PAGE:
The last part of the rule book covers the rules — which aren’t tremendously original. If you’ve played Warzone or Chronopia you’ll recognize the basic mechanic. Each figure has a list of attributes, and in order to succeed at a task, you need to roll below the skill number. VOR uses a 10-sided die instead of a 20-sider like Chronopia, but the system itself is remarkably similar. Anybody with experience in miniatures gaming should be able to pick it up with little difficulty.
For movement and actions, VOR uses movement points that translate to one-point-equals-one-inch. Other actions (like firing weapons or attacking) cost different amounts of MPs. This is also not tremendously original, but in all honesty, there really isn’t a whole lot you can radically alter in terms of how these games operate.
An army is assembled by point cost — each figure has a cost, and in theory, equal point cost forces will be balanced. Though in all honesty, I don’t know how balanced things actually end up.
The one thing included in the game that I really liked were rules to create your own army lists — something that I have never seen in a game, although some people tell me one of the early Games Workshop products had similar rules that were quickly removed.
The rules allow you to determine the point cost of various units you can create, guiding you through the process. In fact, the developers encourage you to design your own races and powers — though there is more than enough variety to keep one busy without resorting to extensive army creation.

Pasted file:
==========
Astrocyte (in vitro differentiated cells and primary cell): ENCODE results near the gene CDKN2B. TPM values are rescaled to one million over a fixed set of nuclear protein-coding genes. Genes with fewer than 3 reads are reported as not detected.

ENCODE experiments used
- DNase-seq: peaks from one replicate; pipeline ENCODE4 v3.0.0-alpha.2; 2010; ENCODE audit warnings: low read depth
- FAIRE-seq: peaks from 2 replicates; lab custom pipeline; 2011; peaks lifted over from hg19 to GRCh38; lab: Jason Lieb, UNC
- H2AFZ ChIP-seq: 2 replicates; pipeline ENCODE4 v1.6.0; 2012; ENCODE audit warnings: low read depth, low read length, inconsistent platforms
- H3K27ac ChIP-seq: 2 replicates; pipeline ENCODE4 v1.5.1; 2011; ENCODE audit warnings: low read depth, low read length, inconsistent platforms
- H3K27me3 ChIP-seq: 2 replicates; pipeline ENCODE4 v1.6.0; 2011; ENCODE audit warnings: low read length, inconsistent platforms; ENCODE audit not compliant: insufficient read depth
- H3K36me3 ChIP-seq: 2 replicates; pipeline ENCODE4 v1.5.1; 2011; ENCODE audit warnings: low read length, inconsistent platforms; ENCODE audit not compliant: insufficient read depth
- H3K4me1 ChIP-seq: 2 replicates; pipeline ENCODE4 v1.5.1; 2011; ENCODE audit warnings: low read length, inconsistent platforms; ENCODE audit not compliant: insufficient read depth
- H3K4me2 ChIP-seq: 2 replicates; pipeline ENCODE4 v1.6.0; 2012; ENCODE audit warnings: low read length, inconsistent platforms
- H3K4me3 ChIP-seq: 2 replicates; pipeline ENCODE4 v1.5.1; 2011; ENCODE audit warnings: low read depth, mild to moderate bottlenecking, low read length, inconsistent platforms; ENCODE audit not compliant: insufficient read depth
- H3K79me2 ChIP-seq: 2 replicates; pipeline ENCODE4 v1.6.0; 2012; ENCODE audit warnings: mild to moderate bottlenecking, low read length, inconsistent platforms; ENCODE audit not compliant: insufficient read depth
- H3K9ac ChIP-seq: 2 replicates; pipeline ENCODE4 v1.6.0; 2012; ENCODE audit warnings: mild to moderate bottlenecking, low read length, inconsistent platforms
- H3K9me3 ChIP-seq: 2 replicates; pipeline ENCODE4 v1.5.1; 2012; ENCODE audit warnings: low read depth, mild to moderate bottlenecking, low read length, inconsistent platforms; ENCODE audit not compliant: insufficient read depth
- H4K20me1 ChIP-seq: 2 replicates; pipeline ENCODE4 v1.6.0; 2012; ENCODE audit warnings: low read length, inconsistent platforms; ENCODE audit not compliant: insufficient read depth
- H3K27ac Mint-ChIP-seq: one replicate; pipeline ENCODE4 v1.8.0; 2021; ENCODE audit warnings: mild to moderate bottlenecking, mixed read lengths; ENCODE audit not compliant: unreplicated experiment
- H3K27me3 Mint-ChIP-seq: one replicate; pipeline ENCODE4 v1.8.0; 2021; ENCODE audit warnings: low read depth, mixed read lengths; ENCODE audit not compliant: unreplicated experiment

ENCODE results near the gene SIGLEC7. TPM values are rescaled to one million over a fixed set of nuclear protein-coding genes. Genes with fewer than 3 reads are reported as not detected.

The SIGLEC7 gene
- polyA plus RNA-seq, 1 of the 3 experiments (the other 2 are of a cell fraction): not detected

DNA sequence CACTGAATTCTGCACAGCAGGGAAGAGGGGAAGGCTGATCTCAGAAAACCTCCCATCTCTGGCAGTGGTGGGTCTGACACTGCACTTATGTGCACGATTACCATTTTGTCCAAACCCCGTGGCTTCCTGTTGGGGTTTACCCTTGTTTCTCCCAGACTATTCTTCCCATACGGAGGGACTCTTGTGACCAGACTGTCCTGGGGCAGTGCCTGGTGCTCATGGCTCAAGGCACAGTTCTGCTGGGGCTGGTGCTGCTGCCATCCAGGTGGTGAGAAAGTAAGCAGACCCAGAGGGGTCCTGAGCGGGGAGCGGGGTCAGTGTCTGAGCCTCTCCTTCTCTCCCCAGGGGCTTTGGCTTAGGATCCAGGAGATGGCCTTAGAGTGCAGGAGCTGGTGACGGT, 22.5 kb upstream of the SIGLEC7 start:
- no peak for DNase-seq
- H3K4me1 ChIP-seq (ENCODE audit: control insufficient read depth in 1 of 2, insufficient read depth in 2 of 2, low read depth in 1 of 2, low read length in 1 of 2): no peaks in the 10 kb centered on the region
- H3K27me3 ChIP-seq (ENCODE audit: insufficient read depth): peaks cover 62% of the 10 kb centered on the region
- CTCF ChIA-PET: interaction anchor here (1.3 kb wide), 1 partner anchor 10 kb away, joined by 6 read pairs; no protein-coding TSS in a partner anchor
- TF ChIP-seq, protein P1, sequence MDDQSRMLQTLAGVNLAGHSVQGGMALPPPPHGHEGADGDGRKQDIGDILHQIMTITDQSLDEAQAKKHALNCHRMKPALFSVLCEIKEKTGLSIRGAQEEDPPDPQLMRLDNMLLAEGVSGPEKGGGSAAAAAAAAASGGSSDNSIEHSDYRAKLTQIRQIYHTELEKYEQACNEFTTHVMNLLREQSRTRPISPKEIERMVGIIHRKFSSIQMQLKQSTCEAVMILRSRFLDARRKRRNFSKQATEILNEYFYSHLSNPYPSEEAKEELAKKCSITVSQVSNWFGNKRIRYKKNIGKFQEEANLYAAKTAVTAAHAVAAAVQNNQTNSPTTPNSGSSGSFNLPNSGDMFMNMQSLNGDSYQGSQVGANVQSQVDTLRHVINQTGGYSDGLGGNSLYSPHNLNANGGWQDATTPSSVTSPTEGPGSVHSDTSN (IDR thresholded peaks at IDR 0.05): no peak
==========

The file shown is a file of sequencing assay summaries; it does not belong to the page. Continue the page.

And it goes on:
Those rules right there put VOR high on my list — I’ve always been bothered that none of the other miniatures games I’ve played give you the ability to create your own races. Even if the system is less than original, this makes up for it.
The final feature of the rule book are army lists for four of the nine factions. The Union, Neo-Soviet, Growler and Zykhee lists are available, along with armories and special abilities. There is more freedom of customization with these armies than with armies from other games. For example, the Bull Growler is given a list of five special abilities, of which it can have up to 2.
The scenarios included in the other booklet aren’t anything tremendously special, but they do provide a nice way to learn the game with the figures that are included. The four scenarios describe a Union expeditionary force that encounters unexpected Growler resistance. They are well balanced and play rather smoothly.
The five terrain walls are made of a very sturdy plastic, and depict half-melted futuristic walls with closed bulkheads. It is nice to see plastic terrain in a box instead of the typical cardstock, but the five walls do not allow you a wide variety of set-ups. Not a problem is you’ve got a bunch of other terrain floating around, but you’ll quickly exhaust the possibilities of these pieces.
The Union miniatures are your fairly standard future troops. Guns, packs, helmets, flak jackets. There is one sergeant, one heavy weapons trooper, and seven regular infantry. The figures have nice detail, and minimal amounts of flash. I have yet to paint mine up, but it looks like they’ll paint up rather nicely.
The Growler figures are also nice and clean, although they are all made of multiple pieces. An inexperienced modeler may have some difficulty assembling them, but they do end up fitting together rather nicely with a minimum of flash and not much in the way of gaps between the pieces. There are three types of figures included: